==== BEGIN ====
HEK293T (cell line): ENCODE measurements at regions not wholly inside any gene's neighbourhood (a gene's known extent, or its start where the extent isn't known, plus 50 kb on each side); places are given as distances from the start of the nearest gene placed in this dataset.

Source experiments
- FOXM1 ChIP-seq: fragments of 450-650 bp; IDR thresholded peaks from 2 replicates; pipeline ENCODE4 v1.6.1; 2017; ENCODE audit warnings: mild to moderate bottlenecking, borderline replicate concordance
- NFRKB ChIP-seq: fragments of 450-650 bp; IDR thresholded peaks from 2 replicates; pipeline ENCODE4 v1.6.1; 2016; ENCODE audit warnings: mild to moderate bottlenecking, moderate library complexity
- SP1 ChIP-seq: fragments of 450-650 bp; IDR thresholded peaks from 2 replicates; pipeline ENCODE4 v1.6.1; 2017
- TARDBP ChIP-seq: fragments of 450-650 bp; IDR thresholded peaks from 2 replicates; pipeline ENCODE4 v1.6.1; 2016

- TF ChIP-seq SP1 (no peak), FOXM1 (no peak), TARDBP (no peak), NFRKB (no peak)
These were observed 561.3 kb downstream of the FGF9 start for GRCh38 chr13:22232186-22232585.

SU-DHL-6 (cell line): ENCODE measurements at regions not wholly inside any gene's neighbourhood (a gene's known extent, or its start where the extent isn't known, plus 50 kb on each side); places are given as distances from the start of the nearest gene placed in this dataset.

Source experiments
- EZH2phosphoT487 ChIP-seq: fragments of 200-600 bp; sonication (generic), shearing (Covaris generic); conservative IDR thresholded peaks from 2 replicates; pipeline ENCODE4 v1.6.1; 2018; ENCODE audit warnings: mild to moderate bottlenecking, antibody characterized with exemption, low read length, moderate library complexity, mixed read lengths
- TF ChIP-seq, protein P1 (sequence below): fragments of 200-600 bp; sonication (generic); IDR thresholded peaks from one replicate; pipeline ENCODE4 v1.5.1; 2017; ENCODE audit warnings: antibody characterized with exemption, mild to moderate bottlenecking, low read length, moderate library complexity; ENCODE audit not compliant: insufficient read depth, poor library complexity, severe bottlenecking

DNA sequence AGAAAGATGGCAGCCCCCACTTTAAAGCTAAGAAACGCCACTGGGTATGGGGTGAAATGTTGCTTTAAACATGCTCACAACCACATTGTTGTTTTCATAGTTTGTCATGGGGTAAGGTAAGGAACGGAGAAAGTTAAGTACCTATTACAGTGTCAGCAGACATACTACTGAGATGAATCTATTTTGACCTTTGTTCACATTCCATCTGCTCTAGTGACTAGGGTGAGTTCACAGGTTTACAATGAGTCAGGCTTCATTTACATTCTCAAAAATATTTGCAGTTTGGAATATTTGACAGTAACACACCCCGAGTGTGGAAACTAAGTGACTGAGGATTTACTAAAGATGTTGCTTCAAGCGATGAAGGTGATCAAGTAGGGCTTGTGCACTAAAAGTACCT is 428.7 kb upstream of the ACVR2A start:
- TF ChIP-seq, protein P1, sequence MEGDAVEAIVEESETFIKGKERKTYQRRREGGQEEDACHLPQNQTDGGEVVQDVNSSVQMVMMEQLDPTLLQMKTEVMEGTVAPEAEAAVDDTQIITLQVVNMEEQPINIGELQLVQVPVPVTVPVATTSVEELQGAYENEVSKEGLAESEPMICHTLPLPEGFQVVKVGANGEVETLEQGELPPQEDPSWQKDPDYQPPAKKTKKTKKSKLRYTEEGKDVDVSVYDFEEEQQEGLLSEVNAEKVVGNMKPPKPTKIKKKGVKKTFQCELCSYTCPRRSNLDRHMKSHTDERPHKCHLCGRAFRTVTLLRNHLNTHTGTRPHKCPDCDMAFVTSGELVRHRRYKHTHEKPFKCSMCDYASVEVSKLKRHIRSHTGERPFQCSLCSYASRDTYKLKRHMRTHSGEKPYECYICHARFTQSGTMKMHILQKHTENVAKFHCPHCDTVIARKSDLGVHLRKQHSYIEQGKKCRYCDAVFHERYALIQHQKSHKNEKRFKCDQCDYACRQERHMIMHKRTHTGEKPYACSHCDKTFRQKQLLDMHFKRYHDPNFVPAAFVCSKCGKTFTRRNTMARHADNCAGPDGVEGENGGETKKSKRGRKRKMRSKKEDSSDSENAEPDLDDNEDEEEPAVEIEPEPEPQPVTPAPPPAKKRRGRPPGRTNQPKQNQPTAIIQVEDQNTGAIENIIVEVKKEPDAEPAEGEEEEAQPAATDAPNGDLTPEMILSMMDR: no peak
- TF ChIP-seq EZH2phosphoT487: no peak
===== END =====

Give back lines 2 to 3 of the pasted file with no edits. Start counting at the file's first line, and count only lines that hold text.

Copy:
Source experiments
- FOXM1 ChIP-seq: fragments of 450-650 bp; IDR thresholded peaks from 2 replicates; pipeline ENCODE4 v1.6.1; 2017; ENCODE audit warnings: mild to moderate bottlenecking, borderline replicate concordance